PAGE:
My dear brothers and sisters, take note of this: Everyone should be quick to listen, slow to speak and slow to become angry, because human anger does not produce the righteousness that God desires. James 1:19, 20
Three principles for resolving conflict
The twin girls fight frequently. They have a close, but tense sibling relationship. Katie tends to be the dominant one, and often takes advantage of her sister Kallie. The nature of their fighting was taking a toll on their closeness, and their words and actions increased at a hurtful momentum.
Their frequent conflicts were getting more and more negative attention from their parents and another sibling. As I (Lynne) coached the mom and daughters, we came up with a fairly simple plan. It’s so practical! I now share it as a tool for other parents. Keep reading to equip your own kids with a vision and some concrete conflict resolution ideas, whether with siblings, or with friends.
I printed three conflict resolution principles, each on a separate piece of cardstock:
UNDERSTAND EACH OTHER.
FIND A WIN-WIN!
Then, with mom and kids together in the room, I briefly explained each principle and gave the kids some markers, inviting them to draw pictures of how they would act on each principle to solve future conflicts. If they’d been older kids, I’d have asked just for simple written statements to answer, “What could you do to accomplish each principle?”
Magic markers to the rescue!
By drawing pictures that fit the principles, the girls made concrete plans. For “COOL DOWN” Kallie drew a picture of herself reading and Katie of herself playing with toys. For “UNDERSTAND EACH OTHER” The girls worked together to draw a picture of one person talking and one with really big ears listening. And for “FIND A WIN-WIN” they together drew a picture of them playing nicely together. These drawings of their future success established a simple vision for getting along well.
With these pictures in hand, we then discussed how Katie and Kallie’s mom could facilitate (not control) the girls to complete the above steps, and truly learn to reconcile conflict. She came back the next week and said, “It’s actually better! Not perfect, but we’re making progress.”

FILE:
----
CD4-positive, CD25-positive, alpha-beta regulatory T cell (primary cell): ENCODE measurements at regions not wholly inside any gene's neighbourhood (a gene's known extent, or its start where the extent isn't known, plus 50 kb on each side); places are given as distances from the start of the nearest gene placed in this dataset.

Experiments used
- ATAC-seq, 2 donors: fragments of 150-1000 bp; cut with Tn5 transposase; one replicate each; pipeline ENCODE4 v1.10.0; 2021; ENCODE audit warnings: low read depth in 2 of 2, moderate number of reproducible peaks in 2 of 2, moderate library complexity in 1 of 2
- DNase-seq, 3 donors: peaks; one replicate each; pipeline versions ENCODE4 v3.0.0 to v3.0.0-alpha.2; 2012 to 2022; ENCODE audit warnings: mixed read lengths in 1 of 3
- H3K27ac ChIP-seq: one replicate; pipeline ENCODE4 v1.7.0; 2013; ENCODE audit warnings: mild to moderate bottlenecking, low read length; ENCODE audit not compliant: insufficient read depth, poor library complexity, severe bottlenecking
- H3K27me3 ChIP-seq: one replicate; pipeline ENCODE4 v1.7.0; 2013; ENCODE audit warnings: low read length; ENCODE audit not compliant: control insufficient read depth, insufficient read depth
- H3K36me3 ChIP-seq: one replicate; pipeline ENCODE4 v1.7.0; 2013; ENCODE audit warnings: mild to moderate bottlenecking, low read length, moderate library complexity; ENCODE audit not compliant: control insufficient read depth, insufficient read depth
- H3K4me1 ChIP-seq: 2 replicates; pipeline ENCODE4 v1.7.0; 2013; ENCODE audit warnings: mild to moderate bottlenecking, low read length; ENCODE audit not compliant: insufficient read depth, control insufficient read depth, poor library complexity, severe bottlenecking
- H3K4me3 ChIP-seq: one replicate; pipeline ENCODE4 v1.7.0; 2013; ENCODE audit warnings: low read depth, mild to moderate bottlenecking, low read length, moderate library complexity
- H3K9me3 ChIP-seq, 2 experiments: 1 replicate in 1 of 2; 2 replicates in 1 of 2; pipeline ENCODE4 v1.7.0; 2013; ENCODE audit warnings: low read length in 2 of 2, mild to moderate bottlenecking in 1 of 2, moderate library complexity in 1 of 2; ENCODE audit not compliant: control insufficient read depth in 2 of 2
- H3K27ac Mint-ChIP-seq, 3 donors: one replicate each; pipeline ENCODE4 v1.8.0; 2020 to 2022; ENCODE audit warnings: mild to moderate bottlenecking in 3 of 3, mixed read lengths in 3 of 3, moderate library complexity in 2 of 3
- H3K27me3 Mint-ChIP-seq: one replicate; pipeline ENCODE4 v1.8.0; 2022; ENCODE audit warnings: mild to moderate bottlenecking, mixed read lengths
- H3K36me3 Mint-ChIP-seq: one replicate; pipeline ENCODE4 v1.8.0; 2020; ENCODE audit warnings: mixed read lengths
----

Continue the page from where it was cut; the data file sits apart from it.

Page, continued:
Key Questions and Biblical Context
Consider doing this with your own kids. Below are the principles, some basic questions to guide kids through, and some teaching from the Bible if you want to put the principles in Biblical context:
What’s my best way to get calm?
How have I settled down before?
UNDERSTAND EACH OTHER.
What did I feel? What did I want?
What did my sibling (or friend) feel and want?
FIND A WIN-WIN.
How have we solved this kind of thing before?
How can we best solve this right now?
How could we each feel honored and respected by the solution?
Phil. 2:2-3, The Message…”Agree with each other, love each other, be deep-spirited friends. Don’t push your way to the front; don’t sweet-talk your way to the top. Put yourself aside, and help others get ahead.”
Now try it!
Working on these skills helps a child to form an identity as a learner and a reconciler instead of as a troublemaker or aggressor. It helps parents and children alike become more accountable to constructive conflict resolution as they grow in confidence and experience. Try these principles, perhaps using these helpers:
- Here’s a printout with the key questions and scriptures,
- Here’s a printout with just the three titles and big, empty boxes for you and your kids to write on.
- On the right, there’s a bookmark you can print out as a reminder, or pin on Pinterest.
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